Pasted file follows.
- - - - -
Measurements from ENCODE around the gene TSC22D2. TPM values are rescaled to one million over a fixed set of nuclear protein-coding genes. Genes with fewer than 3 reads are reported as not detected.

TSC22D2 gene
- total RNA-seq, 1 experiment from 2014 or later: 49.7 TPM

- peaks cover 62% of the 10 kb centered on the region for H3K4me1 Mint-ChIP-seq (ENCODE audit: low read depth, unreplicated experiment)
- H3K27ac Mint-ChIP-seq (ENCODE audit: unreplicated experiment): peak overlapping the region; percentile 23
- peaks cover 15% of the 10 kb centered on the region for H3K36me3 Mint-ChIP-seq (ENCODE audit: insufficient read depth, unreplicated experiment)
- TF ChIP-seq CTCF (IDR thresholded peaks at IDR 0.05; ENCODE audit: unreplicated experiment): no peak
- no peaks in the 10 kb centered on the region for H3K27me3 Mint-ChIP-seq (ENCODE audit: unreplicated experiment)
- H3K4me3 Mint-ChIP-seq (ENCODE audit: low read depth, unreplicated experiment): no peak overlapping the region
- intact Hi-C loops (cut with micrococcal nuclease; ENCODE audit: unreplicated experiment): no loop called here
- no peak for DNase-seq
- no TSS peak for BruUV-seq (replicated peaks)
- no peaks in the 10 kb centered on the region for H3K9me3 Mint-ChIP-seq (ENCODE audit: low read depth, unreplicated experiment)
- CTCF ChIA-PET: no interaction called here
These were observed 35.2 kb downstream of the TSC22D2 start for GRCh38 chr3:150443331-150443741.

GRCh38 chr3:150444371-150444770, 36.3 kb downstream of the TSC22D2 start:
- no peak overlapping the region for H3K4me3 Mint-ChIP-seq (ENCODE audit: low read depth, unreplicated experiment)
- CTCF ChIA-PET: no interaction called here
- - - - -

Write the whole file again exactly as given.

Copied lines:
Measurements from ENCODE around the gene TSC22D2. TPM values are rescaled to one million over a fixed set of nuclear protein-coding genes. Genes with fewer than 3 reads are reported as not detected.

TSC22D2 gene
- total RNA-seq, 1 experiment from 2014 or later: 49.7 TPM

- peaks cover 62% of the 10 kb centered on the region for H3K4me1 Mint-ChIP-seq (ENCODE audit: low read depth, unreplicated experiment)
- H3K27ac Mint-ChIP-seq (ENCODE audit: unreplicated experiment): peak overlapping the region; percentile 23
- peaks cover 15% of the 10 kb centered on the region for H3K36me3 Mint-ChIP-seq (ENCODE audit: insufficient read depth, unreplicated experiment)
- TF ChIP-seq CTCF (IDR thresholded peaks at IDR 0.05; ENCODE audit: unreplicated experiment): no peak
- no peaks in the 10 kb centered on the region for H3K27me3 Mint-ChIP-seq (ENCODE audit: unreplicated experiment)
- H3K4me3 Mint-ChIP-seq (ENCODE audit: low read depth, unreplicated experiment): no peak overlapping the region
- intact Hi-C loops (cut with micrococcal nuclease; ENCODE audit: unreplicated experiment): no loop called here
- no peak for DNase-seq
- no TSS peak for BruUV-seq (replicated peaks)
- no peaks in the 10 kb centered on the region for H3K9me3 Mint-ChIP-seq (ENCODE audit: low read depth, unreplicated experiment)
- CTCF ChIA-PET: no interaction called here
These were observed 35.2 kb downstream of the TSC22D2 start for GRCh38 chr3:150443331-150443741.

GRCh38 chr3:150444371-150444770, 36.3 kb downstream of the TSC22D2 start:
- no peak overlapping the region for H3K4me3 Mint-ChIP-seq (ENCODE audit: low read depth, unreplicated experiment)
- CTCF ChIA-PET: no interaction called here